The Power of Food, Questions, and Connections
That may sound great, but vague also. Here are just two examples.
Last year, Nadine Habayeb MBA’17 pitched a strategic question at the Quick Service Incubator. Crowdsourcing ideas in response to her question were Food Sol Senior Fellows Ed Doyle and Nancy Cushman, alongside students, alumni, and members of the general public. Six months later, in April, Bohana launched. By summer, Bohana’s unique snack foods were getting rave reviews in Self and Washington Post.
“Food Sol gave us not only the tools to build a food business and opened the doors to an incredible group of professionals in the industry (many of whom became our advisors),” says Habayeb. “But also the intangible support and encouragement that we could turn our idea into a successful reality. Without that, we would not have brought Bohana to life.”
This year, double Babson alumnus Derek White ’14, MS’14 will join the Tastemakers Talk. Derek worked in finance right after Babson, but his heart wasn’t in it. One day, waiting in line at a local café, he noticed that Chef Louis DiBiccari was standing right behind him. Derek introduced himself and then asked the chef how he could start to learn cooking as a profession. Louis gave him a job. Derek (now at BISq when Tavern Road closed) and Louis (a Babson Food Day alum) will surely share their story.
“The hardest part about Louis’ offer to become a cook at Tavern Road,” says White, “was that I had no legitimate reason to turn him down. My accounting education and passed CPA exams couldn’t stand up to the opportunity I had to pursue my emerging passion.”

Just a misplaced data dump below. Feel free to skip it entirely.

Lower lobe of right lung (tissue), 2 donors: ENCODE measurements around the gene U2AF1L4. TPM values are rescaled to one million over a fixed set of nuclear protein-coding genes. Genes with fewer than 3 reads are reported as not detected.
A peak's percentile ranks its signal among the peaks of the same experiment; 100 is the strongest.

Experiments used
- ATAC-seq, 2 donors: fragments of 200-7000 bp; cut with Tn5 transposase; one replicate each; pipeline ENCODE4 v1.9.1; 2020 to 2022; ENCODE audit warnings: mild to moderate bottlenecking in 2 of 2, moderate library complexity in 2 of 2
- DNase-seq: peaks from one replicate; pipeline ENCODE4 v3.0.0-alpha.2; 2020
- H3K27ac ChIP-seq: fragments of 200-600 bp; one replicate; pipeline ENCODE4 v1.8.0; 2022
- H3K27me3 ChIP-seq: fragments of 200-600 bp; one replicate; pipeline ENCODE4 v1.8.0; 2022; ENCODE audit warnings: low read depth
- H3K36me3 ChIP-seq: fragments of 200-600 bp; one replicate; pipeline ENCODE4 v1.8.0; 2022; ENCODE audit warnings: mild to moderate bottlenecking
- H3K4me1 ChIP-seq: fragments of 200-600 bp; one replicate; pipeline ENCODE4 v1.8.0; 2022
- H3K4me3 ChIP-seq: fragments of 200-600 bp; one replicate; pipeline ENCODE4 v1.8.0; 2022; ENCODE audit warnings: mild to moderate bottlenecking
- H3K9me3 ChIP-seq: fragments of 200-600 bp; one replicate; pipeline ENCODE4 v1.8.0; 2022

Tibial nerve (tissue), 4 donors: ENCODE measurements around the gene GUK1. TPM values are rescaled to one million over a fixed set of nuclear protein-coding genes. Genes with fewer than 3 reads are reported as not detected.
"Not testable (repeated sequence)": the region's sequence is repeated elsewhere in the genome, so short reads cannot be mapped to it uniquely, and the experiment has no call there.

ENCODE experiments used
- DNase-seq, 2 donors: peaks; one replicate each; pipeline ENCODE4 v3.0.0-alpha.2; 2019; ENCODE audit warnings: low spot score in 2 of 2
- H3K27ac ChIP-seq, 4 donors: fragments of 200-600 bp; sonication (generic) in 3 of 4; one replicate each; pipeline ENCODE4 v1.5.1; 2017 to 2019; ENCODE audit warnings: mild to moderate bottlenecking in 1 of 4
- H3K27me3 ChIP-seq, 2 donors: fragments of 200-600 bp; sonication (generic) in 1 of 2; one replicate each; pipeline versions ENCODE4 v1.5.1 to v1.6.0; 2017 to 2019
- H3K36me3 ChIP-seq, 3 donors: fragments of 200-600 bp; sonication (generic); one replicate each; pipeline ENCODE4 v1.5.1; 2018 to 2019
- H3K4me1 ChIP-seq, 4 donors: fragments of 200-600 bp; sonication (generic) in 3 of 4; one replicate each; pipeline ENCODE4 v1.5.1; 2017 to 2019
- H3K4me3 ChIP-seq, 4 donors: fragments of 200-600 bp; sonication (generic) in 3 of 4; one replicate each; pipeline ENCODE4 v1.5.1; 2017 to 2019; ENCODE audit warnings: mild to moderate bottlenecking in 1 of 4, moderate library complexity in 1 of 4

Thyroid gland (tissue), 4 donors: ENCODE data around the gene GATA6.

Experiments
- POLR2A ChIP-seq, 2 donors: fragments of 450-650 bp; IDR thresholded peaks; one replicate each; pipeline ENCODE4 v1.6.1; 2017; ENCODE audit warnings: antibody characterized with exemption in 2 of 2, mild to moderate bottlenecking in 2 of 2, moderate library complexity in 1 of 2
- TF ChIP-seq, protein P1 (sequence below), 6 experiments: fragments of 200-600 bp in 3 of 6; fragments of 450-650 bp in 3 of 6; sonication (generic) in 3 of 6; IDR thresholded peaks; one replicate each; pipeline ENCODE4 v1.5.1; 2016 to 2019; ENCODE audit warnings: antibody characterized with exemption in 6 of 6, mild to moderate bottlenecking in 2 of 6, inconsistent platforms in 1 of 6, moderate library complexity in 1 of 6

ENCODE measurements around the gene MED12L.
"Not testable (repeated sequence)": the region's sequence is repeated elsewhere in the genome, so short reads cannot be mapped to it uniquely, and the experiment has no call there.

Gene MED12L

These are just two examples of how Babson leaves its handprint on the canvas of food entrepreneurship and education.
Food Day is one day. Food Sol is every day. Babson’s resident action tank exists to support individuals in community to be entrepreneurial about food. For eight years, we have said that “food is everybody’s business”. Today, it has never been more true. Eaters truly touch every aspect of the food industry.
As always, our remarkable Entrepreneur-in-Residence Andrew Zimmern with be there to co-host with us. This month, The New York Times did a wonderful story on him.
The full program is free to attend, open to the public, come-when-you-can, leave-when-you-need-to. Please lean in and make connections. The future of food needs us all.